Let’s take y to be 1 In this case, that would say x is 2 In this case, it says x is minus 2 Let’s pick, as two new vectors, alpha 1 to be 2i plus j and alpha 2 to be minus 2i plus j And my claim is– I’ll write them with arrows here, as long as we are going to think of this is a mapping My claim is that alpha 1 and alpha 2 is a very nice basis for E2 with respect to the linear transformation f Well, y? Well, what do we already know about alpha 1? Alpha 1 is an eigenvector with characteristic value 3 In other words, f of alpha 1 is 3 alpha 1 Alpha 2 is also an eigenvector with characteristic value minus 1 So f of alpha 2 is minus alpha 2 Notice, then, therefore, from an algebraic point of view, if I pick alpha 1 and alpha 2 as my bases for– well, I should be consistent here I called this V. I suppose it should have been E2, simply to match the notation here But that’s not important Suppose I pick alpha 1 and alpha 2 to be my new bases Notice, you see, that f of alpha 1 is 3 alpha 1 plus 0 alpha 2 f of alpha 2 is 0 alpha 1 minus 1 alpha 2 So my matrix of f, relative to alpha 1 and alpha 2 as a basis, would have its first column being 3 and 0 It would have its second column being 0 and minus 1 In other words, the matrix now is a diagonal matrix, 3, 0, 0, minus 1 It’s not only a diagonal matrix, but the diagonal elements themselves yield the eigenvalues Notice how easy this matrix is to use for computing– A times X– if X happens to be written relative to the alphas, because the easiest type of matrix to multiply by is a diagonal matrix And I’m not going to go through this here, but when you write– when you pick the basis consisting of eigenvalues, eigenvectors, and write this diagonal matrix, the resulting diagonal matrix gives you a tremendous amount of insight as to what the space looks like And I’ll bring that out in the exercises All I want you to get out of this overview is what eigenvectors are and how we compute them And I thought that, to finish up with, I would like to give you a very, very profound result, which I won’t prove for you, but which I will state– has, also, a profound name But I’ll get to that in a moment I call this an important aside It really isn’t an aside It’s the backbone of much of advanced matrix algebra But the interesting thing is this Remember, given an n-by-n matrix A, we were fooling around with looking at the determinant of A minus cI equaling 0 and trying to find a scalar c that would do this for us That’s how we get the characteristic values A was the given matrix I was the given identity matrix c was a scalar whose value we were trying to get the determinant of this matrix to be 0 The amazing point is that if you substitute the matrix A for c, in this equation, it will satisfy this equation And what do I mean by that? Just replace c by A over here, and this equation is satisfied By the way, that may look trivial You may say to me, gee, whiz What a big deal If I take c and replace it by A, this is A times the identity matrix, which is still A. A minus A is the zero matrix And the determinant of the zero matrix is clearly 0 The metaphysical thing here is, notice that c is a number It’s a scalar And A is a matrix Structurally, you cannot let c equal A All we’re saying is a remarkable result, that if you mechanically replace c by A, this equation is satisfied And before I illustrate that for you, I’ve made a big decision I’m going to tell you what this theorem is called I wasn’t originally going to tell you that It’s called the Cayley-Hamilton theorem And by my telling you this name, you now know as much about the subject as I do That’s why I didn’t want to tell you what the name was, so I’d still know something more than you did about it But that’s not too important Let me illustrate how this thing works Let’s go back to our matrix 1, 4, 1, 1, all right? The determinant of A minus cI, we already saw, was c squared minus 2c minus 3 My claim is, if I replace c by A in here, this will still be obeyed, only with one slight modification

See, this becomes what? A squared minus 2A And I can’t write minus 3, because 3 is a number, not a matrix It’s always understood, when you’re converting to matrix form, that the I is over here And if you want to see why, you can think of this as being A to the 0, and think of the number 1 as being c to the 0 In other words, structurally, this is A squared minus 2A minus 3A to the 0 power This is c squared minus 2c minus 3c to the 0 And my claim is that this equation will be obeyed by the matrix A Let’s just check it out and see if it’s true Remember that A was the matrix 1, 4, 1, 1 To square it means multiply it by itself If I go through the usual recipe for multiplying two two-by-two matrices, I very quickly see that the product is 5, 8, 2, 5 Notice that, since A is 1, 4, 1, 1, multiplying by minus 2 multiplies each entry by minus 2 So minus 2A is this matrix Notice that minus 3 times the identity matrix is a diagonal matrix that has minus 3 as each main diagonal element– in other words, this matrix here And notice, now, just for the sake of argument, if I add these up, what do I get? 5 minus 2 minus 3, which is 0, 8 minus 8 plus 0, which is 0, 2 minus 2 plus 0, which is 0, 5 minus 2 minus 3, which is 0 In other words, this sum is the zero matrix, not the zero number You see, technically speaking here, in this equation here, the 0 refers to a number, because the determinant is a number But here, we’re talking about, it satisfied in matrix language And what this means is that matrices can now be reduced by long division So I’ll give you a very simple example But what the main impact of this is, I can now invent power series of matrices In other words, I can define e to the x, where x is a matrix, to be 1 plus x plus x squared over 2 factorial plus x cubed over 3 factorial, et cetera, the same as we did in scalar cases And the main reason is that, once I’m given a matrix, and I find the basic polynomial equation that it satisfies, I can reduce every matrix to that Let me give you an example The key thing I want you to keep in mind here is that we already know, for this particular matrix A, that A squared minus 2A minus 3I is the zero matrix Suppose, now, I wanted to compute A cubed Now, in this assignment here I’m going to show you how I can reduce matrices by long division And in the exercises, I’ll actually do the long division for you But what is long division in factoring form? What I’m saying is, I know that A squared minus 2A minus 3I is 0 So I would like to write A cubed in such a way that I can factor out an A squared minus 2A minus 3I The way I do that is I notice that I must multiply A squared by A in order to get A cubed The trouble is, when I multiply, I now have a minus 2A squared on the right-hand side that I don’t want, because it’s not here And I have a minus 3A on the right-hand side that I don’t want, because it’s not here So to compensate for that, I simply add on a 2A squared, and I add on a 3A In other words, even though this may look like a funny way of doing it, a very funny way of writing A cubed is this expression here And the reason that I choose this expression is, notice that this being 0 means that A cubed is just 2A squared plus 3A Moreover, notice that I can still get the structural form A squared minus 2A minus 3I out of this thing by writing it Seeing that my first term here is going to be 2A squared– so I put a 2 over here– this gives me my 2A squared, which I want This gives me a minus 4A But I want to have a plus 3A, so I add on 7A to compensate for that This gives me a minus 6I, which I don’t have up here So to wipe that out, I add on a 6I In other words, another way of writing I cubed, therefore, is this plus this And since this is 0, this says that A cubed is nothing more than 7A plus 6I In fact, in this particular case, notice that any power of A can be reduced to a linear combination of A and I, because as long as I have even a quadratic power in here, I can continue my long division It’s just like finding a remainder in ordinary long division You keep on going until the remainder is of a lower degree than the divisor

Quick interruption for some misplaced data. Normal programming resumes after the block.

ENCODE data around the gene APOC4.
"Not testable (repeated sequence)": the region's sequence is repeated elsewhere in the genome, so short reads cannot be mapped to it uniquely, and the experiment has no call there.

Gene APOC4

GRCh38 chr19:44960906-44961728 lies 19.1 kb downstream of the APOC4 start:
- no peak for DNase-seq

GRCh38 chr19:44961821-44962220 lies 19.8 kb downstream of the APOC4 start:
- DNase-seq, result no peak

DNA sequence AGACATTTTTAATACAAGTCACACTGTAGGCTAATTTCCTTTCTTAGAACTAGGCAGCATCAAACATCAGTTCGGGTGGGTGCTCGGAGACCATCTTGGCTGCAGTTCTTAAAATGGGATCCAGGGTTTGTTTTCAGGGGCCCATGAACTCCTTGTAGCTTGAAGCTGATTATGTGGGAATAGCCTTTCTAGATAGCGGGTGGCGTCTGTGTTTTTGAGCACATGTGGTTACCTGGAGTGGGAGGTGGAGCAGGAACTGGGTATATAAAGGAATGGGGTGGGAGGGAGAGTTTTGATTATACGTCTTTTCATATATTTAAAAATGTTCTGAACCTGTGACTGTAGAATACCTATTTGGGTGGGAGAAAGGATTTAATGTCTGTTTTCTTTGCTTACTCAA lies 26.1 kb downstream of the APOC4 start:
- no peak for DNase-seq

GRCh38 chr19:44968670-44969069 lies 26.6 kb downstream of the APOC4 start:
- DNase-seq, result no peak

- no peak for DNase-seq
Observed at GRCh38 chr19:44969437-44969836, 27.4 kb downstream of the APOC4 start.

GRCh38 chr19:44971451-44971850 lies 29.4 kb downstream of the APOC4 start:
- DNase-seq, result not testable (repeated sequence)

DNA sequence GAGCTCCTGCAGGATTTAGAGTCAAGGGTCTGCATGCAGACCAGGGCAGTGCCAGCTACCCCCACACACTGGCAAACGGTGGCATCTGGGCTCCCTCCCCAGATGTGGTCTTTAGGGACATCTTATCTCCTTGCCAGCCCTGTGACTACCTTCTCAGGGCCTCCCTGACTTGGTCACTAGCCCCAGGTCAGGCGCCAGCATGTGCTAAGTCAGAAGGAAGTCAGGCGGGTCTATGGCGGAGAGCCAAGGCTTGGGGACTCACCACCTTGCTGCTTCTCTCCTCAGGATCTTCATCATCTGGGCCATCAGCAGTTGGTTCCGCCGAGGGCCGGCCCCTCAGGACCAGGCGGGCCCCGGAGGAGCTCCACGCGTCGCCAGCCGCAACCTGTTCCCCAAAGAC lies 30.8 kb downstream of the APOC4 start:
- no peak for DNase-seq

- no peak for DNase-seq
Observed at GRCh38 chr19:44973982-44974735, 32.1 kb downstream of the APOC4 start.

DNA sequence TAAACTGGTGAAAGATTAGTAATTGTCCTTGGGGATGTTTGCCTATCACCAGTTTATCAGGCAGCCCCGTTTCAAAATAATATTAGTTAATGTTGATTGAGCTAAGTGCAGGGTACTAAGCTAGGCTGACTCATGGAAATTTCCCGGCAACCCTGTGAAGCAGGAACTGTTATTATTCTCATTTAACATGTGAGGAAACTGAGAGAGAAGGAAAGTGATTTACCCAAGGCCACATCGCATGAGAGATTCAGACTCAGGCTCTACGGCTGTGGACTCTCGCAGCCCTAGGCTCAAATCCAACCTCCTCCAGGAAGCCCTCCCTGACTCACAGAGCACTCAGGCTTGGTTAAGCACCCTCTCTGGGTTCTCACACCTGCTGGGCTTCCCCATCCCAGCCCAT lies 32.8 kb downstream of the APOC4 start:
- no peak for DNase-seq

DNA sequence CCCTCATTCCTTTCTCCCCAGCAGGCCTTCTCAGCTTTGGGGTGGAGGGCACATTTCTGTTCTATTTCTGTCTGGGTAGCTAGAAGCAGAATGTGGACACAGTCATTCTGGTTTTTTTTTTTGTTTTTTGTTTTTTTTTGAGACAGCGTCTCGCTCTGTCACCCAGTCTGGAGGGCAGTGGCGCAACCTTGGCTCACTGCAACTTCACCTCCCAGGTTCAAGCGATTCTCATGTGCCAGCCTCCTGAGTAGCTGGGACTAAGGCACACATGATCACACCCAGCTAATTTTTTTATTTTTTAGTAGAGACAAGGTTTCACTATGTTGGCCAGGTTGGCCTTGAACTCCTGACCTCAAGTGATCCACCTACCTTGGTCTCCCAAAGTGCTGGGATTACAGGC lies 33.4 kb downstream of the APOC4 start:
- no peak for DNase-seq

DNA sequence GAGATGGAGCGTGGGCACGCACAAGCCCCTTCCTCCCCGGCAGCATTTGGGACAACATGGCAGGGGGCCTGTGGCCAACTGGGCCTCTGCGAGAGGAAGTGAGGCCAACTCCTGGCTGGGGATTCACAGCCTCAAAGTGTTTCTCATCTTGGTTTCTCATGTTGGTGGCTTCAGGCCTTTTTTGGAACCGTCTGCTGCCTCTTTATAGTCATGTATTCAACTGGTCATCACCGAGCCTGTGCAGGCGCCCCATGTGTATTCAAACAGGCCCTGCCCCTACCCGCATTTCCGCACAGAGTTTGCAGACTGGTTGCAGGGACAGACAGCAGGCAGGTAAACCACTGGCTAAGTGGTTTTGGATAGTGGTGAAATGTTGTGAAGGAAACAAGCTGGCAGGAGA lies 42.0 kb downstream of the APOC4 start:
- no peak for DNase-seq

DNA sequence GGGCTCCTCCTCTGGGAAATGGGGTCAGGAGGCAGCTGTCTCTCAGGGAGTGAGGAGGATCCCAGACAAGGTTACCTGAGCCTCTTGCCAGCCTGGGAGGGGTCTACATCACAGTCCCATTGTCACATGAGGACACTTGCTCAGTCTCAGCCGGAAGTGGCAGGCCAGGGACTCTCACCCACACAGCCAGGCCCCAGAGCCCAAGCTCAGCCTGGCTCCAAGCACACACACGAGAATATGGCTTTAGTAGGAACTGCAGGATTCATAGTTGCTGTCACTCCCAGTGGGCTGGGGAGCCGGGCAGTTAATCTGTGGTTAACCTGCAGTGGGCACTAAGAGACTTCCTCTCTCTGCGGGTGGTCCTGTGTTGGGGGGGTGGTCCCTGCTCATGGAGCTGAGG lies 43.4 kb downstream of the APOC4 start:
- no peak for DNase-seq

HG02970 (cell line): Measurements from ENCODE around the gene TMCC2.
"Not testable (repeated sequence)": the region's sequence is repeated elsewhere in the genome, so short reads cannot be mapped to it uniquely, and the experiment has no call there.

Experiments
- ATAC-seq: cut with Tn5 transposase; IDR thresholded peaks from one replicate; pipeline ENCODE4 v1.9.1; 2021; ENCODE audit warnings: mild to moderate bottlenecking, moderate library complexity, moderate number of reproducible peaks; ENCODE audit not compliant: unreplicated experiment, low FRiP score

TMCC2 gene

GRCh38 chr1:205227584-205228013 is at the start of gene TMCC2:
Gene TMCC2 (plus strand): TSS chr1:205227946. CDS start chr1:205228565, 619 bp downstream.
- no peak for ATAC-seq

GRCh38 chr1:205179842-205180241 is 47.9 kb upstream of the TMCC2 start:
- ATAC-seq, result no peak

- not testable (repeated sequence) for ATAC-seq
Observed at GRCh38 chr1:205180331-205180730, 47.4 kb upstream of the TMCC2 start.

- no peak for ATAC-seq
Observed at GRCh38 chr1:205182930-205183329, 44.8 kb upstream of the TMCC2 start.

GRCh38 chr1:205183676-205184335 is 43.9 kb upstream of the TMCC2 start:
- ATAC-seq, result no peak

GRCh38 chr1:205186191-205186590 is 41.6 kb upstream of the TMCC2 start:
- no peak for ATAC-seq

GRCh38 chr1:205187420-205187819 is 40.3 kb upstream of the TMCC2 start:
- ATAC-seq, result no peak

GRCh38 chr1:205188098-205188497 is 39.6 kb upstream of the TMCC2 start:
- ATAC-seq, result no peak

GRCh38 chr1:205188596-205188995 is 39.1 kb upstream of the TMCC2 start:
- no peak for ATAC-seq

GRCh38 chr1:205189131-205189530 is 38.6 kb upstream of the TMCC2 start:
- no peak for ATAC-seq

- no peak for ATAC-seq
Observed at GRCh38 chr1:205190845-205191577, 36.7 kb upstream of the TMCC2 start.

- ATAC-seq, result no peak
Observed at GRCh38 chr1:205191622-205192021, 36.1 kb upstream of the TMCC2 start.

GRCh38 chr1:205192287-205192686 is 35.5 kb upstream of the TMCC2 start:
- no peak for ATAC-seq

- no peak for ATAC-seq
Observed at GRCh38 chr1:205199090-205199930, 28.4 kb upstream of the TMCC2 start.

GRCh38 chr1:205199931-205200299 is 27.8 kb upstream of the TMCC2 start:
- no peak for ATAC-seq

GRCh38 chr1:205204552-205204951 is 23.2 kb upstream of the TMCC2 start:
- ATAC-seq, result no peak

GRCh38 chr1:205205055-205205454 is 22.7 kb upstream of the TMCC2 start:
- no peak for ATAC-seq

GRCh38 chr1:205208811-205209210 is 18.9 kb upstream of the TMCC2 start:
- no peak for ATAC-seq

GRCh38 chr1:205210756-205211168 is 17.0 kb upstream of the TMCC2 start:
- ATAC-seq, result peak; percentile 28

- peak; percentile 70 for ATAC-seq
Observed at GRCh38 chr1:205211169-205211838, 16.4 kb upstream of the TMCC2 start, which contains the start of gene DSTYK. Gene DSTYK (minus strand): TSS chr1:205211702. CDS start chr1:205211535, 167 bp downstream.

In this particular case, I’ve shown you that A cubed is 7A plus 6I And I picked an easy case just so we could check it Notice that we already know that A squared is 5, 8, 2, 5 A is 1, 4, 1, 1 So A cubed is this times this Multiplying these two-by-two’s together, I get this particular matrix On the other hand, knowing that A is 1, 4, 1, 1, 7A is this matrix, 6I is this matrix– and if I now add 7A and 6I– how do I add? Component-by-component I get 7 plus 6, which is 13, 28 plus 0, which is 28, 7 plus 0, which is 7, 7 plus 6, which is 13 In other words, 7A plus 6I is, indeed, A cubed, as asserted And I think you can see now why I wanted to end here From here on in, the course becomes a very, very technical subject and one that’s used best in conjunction with advanced math courses that are using these techniques So we come to the end of part 2 I want to tell you what an enjoyable experience it was teaching you all If nothing else, as I told you after part 1, I emerge smarter, because it takes a lot of preparation to get these boards pre-written I couldn’t do it alone, and I would like– in addition to the camera people, the floor people, there are three people who work very closely with this project that I would like to single out I would like to thank, especially, John Fitch, who is the manager of our self-study project, who also doubles in as director and producer of the tape, the film series, and is also my advisor for the study guide and things of the like I would like to thank Charles Patton, who is the one responsible the most for the clear pictures and the excellent photogenic features that you notice of me, the sharpness of the camera I would also like to thank Elise Pelletier, who, in addition to being a very able secretary, doubles in in the master control room as the master everything, from running the video tape recorder to making hasty phone calls and things of this type I would also like to thank two other colleagues, Arthur [INAUDIBLE] and Paul Brown, administrative offices at the center, who have provided me most excellent working conditions, and finally, Harold [INAUDIBLE],, who was the first director of the center and whose idea it was to produce Calculus Revisited Part 1 and Part 2 It has been my pleasure I hope that our paths cross again But until such a time, God bless you all Funding for the publication of this video was provided by the Gabriella and Paul Rosenbaum Foundation Help OCW continue to provide free and open access to MIT courses by making a donation at ocw.mit.edu/donate